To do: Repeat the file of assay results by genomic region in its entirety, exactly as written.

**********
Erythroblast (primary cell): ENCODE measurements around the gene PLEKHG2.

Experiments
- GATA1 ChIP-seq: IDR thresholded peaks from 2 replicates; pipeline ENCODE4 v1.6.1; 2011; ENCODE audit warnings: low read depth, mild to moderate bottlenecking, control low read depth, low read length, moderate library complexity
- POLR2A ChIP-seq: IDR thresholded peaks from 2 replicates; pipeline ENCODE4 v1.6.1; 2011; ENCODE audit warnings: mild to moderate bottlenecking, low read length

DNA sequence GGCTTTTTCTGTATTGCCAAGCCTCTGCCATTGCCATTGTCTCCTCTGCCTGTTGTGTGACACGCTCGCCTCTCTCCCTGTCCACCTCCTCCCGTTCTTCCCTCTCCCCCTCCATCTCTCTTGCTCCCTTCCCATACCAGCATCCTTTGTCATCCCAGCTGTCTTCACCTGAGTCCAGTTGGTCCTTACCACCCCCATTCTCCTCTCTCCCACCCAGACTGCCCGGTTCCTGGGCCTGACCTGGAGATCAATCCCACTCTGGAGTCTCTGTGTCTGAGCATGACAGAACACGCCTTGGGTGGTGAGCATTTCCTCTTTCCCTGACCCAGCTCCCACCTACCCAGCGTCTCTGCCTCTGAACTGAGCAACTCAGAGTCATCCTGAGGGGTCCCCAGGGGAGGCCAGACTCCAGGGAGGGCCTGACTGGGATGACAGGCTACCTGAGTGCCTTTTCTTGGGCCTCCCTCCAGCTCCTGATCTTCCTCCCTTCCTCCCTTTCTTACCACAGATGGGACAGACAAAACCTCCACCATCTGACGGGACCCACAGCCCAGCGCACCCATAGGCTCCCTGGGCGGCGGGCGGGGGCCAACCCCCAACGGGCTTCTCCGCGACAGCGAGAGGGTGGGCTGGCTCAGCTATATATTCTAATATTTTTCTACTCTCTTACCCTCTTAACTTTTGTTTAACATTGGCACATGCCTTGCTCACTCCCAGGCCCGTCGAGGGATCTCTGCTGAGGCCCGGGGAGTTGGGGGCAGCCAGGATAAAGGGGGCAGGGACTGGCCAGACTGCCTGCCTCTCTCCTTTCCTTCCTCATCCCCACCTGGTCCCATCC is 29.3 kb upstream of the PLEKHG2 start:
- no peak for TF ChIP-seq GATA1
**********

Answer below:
Erythroblast (primary cell): ENCODE measurements around the gene PLEKHG2.

Experiments
- GATA1 ChIP-seq: IDR thresholded peaks from 2 replicates; pipeline ENCODE4 v1.6.1; 2011; ENCODE audit warnings: low read depth, mild to moderate bottlenecking, control low read depth, low read length, moderate library complexity
- POLR2A ChIP-seq: IDR thresholded peaks from 2 replicates; pipeline ENCODE4 v1.6.1; 2011; ENCODE audit warnings: mild to moderate bottlenecking, low read length

DNA sequence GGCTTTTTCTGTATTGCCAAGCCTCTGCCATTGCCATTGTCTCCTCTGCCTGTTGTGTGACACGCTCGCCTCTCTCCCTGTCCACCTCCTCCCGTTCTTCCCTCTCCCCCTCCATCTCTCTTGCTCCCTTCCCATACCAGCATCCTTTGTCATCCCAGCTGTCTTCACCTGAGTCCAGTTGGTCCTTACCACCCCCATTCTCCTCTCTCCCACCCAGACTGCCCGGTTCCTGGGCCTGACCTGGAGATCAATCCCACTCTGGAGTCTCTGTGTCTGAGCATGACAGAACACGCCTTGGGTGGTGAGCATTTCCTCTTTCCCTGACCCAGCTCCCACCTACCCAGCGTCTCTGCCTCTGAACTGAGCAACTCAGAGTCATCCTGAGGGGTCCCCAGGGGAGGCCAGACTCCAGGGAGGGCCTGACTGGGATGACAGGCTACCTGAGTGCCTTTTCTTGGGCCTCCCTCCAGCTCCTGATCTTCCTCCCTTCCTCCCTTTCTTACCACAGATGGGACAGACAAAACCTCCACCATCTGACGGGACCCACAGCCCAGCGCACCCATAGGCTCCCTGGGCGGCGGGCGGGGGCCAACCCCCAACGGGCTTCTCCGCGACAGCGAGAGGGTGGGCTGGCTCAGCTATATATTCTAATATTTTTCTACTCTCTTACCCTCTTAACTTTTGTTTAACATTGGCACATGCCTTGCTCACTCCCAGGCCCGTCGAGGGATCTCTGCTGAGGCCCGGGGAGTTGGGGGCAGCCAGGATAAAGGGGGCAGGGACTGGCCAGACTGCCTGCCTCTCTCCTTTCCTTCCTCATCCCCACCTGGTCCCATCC is 29.3 kb upstream of the PLEKHG2 start:
- no peak for TF ChIP-seq GATA1